German radioactive waste specialist GNS and Swedish nuclear technical services provider Studsvik have formed a strategic and exclusive cooperation agreement to implement Studsvik’s inDRUM technology in the German market. The inDRUM technology is a solution for transuranic waste that does not meet waste disposal criteria and is targeted at legacy wastes that are in aging drums. inDRUM consists of two main treatment systems that can reduce waste volume by up to 90% and do not require the handling or removal of transuranic waste from its original container.

Canadian engineering firm Hatch and Belgian engineering firm Tractebel agreed to cooperate on supporting the deployment of small and large scale nuclear technologies in North America and Europe. Tractebel brings over 60 years of nuclear engineering experience throughout the entire life cycle of nuclear installations and Hatch offers engineering, consulting, and technology and equipment design and covers the complete life cycle of nuclear installations. Together, the two companies aim to provide “invaluable expertise” in the consultancy for nuclear projects and nuclear engineering and ensure continuity in the expert teams that will work on nuclear new build projects in Europe and North America.

Slovakia’s JAVYS and France’s EDF signed a framework cooperation agreement (FCA) covering new nuclear power in Slovakia, including both small modular reactors (SMRs) and large-scale nuclear power plants. JAVYS says that the FCA will provide more areas for cooperation with another important partner, and the CEO said that it would result in a more intense exchange of information in the field of new technologies.

Advanced nuclear reactor developer Oklo expanded its partnership with Centrus Energy by signing a memorandum of understanding (MoU) covering the development of Oklo’s Aurora powerhouses and the high-assay low-enriched uranium (HALEU) fuel supply. This MoU builds upon a letter of intent signed by the two companies in 2021 regarding cooperation in the development of a HALEU fuel facility. Oklo’s Aurora design is a fast neutron reactor that uses metallic HALEU to produce electricity and produce usable heat.

British Energy Minister Grant Shapps announced that the United Kingdom will guarantee a £192 million ($245 million) export finance deal to allow Ukraine to buy nuclear fuel from producers. According to Shapps, the move is to help ensure that Ukraine’s nuclear fuel doesn’t have to come from Russia in the future.
Nuclear Policy, Governance, and Geopolitics
Saudi Arabia announced that it is considering a Chinese bid to build two 1,000 MWe Hualong One reactors. China National Nuclear Corporation (CNNC) bid to build a nuclear power plant in Saudi Arabia’s Eastern Province, and a spokesperson for China’s Foreign Ministry added that China will continue to cooperate with Saudi Arabia in nuclear energy. Saudi Arabia has indicated that it would like U.S. participation in its civil nuclear program, but there are disagreements over uranium enrichment and safeguards.

The Egyptian Nuclear and Radiological Regulatory Authority has granted permission for the construction of the fourth and final unit of the El-Dabaa Nuclear Power Plant. The authority issued a statement that it approved the unit’s construction after a comprehensive inspection that verified the unit’s safety. Russian nuclear agency Rosatom is building the El-Dabaa Nuclear Power Plant under a bilateral agreement between Egypt and Russia from 2017.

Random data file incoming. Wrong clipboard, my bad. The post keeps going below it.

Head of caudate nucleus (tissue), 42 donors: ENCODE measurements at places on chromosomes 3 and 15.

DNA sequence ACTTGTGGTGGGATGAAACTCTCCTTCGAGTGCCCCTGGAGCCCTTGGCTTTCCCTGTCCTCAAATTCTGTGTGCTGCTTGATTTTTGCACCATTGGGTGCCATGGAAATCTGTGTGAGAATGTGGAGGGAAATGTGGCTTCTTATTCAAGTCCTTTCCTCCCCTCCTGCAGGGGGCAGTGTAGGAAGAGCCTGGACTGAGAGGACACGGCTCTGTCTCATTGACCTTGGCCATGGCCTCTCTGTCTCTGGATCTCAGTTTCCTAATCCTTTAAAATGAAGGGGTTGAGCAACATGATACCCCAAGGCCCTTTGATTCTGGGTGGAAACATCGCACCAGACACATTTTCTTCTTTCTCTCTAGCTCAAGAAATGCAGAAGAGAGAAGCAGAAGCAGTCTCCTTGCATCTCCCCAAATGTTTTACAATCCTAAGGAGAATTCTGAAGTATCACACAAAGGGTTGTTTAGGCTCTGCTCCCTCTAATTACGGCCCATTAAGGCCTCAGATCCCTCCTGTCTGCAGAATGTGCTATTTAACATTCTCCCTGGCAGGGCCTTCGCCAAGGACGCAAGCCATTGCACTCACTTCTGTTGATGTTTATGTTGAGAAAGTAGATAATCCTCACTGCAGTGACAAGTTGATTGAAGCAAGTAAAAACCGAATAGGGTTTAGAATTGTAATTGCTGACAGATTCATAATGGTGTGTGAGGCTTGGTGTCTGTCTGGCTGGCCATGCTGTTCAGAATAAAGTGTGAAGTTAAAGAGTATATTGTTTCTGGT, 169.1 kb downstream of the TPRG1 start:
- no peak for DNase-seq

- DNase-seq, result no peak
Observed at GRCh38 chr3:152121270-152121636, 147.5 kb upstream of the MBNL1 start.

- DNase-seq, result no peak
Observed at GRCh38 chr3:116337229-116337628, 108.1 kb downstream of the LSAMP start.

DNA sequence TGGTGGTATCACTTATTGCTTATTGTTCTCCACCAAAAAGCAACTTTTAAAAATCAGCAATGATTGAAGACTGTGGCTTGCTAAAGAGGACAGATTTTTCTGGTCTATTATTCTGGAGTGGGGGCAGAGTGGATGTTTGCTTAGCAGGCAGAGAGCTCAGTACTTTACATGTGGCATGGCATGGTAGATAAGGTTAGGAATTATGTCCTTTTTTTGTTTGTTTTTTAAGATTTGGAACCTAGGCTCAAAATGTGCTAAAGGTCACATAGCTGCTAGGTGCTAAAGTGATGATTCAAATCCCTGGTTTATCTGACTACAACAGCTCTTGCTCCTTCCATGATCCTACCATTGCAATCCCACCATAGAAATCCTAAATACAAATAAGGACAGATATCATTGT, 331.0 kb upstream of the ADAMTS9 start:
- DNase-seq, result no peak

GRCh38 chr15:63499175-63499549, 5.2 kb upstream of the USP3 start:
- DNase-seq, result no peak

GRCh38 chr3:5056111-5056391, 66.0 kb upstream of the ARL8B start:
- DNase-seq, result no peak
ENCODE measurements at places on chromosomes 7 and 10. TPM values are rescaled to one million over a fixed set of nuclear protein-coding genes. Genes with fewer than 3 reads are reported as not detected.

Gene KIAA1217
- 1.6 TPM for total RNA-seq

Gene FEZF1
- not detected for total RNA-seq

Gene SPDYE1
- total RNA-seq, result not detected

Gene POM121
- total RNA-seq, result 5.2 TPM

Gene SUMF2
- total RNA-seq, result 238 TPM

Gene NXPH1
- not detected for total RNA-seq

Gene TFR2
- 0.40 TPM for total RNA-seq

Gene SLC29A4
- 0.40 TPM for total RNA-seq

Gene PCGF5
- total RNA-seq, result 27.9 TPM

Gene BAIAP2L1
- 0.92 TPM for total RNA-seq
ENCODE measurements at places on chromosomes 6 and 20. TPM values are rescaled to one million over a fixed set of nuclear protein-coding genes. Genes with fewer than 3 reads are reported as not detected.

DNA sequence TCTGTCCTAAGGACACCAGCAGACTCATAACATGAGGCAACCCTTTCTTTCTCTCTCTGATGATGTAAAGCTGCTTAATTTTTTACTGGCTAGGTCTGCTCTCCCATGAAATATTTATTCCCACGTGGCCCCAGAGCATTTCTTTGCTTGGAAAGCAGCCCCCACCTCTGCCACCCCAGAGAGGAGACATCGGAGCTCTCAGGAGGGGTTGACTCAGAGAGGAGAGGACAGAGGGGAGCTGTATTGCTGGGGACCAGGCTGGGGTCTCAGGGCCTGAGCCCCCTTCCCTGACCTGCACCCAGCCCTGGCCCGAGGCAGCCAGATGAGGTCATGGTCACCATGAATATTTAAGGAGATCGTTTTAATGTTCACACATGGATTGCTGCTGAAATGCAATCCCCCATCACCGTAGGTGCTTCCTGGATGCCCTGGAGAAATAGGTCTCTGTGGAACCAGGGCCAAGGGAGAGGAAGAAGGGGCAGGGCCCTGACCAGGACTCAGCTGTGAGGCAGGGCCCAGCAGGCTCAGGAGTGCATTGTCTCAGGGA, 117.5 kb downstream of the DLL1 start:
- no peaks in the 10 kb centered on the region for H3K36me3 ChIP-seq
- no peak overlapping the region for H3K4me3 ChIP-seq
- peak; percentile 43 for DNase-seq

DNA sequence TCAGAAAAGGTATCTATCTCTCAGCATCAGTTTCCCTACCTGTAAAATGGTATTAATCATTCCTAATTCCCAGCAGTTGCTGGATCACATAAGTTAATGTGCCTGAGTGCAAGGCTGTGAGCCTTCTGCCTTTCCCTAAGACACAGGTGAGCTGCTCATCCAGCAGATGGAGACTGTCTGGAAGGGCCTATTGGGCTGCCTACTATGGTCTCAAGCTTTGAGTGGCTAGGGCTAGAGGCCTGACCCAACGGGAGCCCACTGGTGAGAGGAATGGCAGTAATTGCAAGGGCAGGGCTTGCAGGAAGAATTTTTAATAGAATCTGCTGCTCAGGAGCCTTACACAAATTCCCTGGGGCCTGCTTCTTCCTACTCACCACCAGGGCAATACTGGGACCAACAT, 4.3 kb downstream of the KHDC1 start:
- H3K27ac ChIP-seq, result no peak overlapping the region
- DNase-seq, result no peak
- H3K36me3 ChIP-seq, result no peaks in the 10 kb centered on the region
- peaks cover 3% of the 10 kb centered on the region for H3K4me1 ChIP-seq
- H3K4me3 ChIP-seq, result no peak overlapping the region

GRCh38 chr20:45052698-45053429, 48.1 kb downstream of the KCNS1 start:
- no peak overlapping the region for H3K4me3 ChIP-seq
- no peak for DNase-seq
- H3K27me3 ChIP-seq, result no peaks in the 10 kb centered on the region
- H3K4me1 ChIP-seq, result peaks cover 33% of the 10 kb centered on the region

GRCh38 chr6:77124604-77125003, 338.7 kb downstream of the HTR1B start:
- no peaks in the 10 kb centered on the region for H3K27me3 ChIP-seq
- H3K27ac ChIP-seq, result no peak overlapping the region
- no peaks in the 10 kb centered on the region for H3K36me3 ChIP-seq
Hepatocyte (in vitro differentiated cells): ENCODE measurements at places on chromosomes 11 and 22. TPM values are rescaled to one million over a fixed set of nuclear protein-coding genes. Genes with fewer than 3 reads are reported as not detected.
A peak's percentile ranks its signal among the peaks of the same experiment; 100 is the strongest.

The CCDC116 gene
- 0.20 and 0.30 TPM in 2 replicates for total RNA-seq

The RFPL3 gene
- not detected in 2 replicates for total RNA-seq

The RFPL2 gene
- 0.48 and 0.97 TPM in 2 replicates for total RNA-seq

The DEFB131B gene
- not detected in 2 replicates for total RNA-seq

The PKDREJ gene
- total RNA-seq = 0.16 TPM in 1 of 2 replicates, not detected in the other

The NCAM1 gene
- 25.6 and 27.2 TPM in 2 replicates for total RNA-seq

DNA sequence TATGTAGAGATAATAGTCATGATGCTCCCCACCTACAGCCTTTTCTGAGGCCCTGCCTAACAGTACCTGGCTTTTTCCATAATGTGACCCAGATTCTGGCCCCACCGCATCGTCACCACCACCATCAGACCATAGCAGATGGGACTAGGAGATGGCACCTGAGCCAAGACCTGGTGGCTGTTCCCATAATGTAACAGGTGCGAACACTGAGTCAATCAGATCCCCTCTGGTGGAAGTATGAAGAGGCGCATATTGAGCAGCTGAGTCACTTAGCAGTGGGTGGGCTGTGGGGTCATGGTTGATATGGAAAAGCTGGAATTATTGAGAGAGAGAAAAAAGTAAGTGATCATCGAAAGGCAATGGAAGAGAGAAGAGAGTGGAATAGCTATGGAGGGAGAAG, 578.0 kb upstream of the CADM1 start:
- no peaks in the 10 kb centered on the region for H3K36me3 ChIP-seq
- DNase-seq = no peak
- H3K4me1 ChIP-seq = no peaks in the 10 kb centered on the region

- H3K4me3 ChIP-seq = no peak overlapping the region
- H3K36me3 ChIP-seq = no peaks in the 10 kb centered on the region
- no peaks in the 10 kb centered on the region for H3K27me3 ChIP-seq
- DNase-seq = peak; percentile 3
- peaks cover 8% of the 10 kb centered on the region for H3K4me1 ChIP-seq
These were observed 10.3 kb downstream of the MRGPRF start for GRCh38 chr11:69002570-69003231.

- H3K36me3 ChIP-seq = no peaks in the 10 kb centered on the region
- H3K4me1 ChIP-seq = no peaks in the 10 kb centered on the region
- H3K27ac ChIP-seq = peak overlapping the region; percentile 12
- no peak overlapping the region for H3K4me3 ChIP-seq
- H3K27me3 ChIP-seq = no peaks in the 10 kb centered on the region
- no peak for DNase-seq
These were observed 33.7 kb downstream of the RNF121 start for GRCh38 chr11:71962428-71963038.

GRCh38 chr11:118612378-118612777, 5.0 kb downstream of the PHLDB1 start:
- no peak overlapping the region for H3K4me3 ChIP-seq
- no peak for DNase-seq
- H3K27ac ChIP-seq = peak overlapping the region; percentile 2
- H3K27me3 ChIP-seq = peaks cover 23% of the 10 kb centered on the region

The initial groundwork for the sixth unit of the Paks Nuclear Power Plant is now taking place, marking a fresh milestone for the project. Hungarian Foreign Affairs Minister Peter Szijjarto added that the target for the project to be completed by 2030 remains realistic. The Paks II project was originally launched in 2014 by an intergovernmental agreement between Hungary and Russia for two VVER-1200 reactors to be supplied by Rosatom.

U.K. Nuclear Industry Association chief executive Tom Greatrex stated that China’s investments in the United Kingdom’s nuclear energy sector are not a national security risk as long as Beijing-linked firms are not involved in running power plants. He adds that while China General Nuclear (CGN) is still a minority shareholder in the Hinkley Point C project, there's no Chinese technology being used. Nonetheless, CGN workers are currently helping to oversee the installation of both Hinkley Point C reactors.

India’s first indigenously developed nuclear power reactor began operations at the Kakrapar Atomic Power Project in Gujarat. Nuclear Power Corporation of India Limited (NPCIL) is tasked with the design, construction, commissioning, and operation of nuclear power reactors in India, and it is currently building two 700 MW pressurized heavy water reactors at the Kakrapar site. India’s government has authorized the construction of 10 indigenously developed PHWRs in fleet mode at four locations throughout the country.

Czech Prime Minister Petr Fiala stated that the Czech Republic would need as many as four new nuclear power units to meet the country’s growing energy supply. Fiala added that there are more opportunities for the country to expand its nuclear power capacity following the recent tender for a new unit at the Dukovany Nuclear Power Plant. The Czech Republic currently has six operational nuclear reactors that provide 34% of the country’s electricity.

Kazakhstan President Kassym-Jomart Tokayev called for a referendum on the construction of a nuclear power in Kazakhstan. While Kazakhstan is the world’s leading producer of uranium, it has yet to adopt nuclear energy. Additionally, many in Kazakhstan are skeptical of introducing nuclear into the country’s energy mix given the history of nuclear tests carried out in the country during the era of the Soviet Union.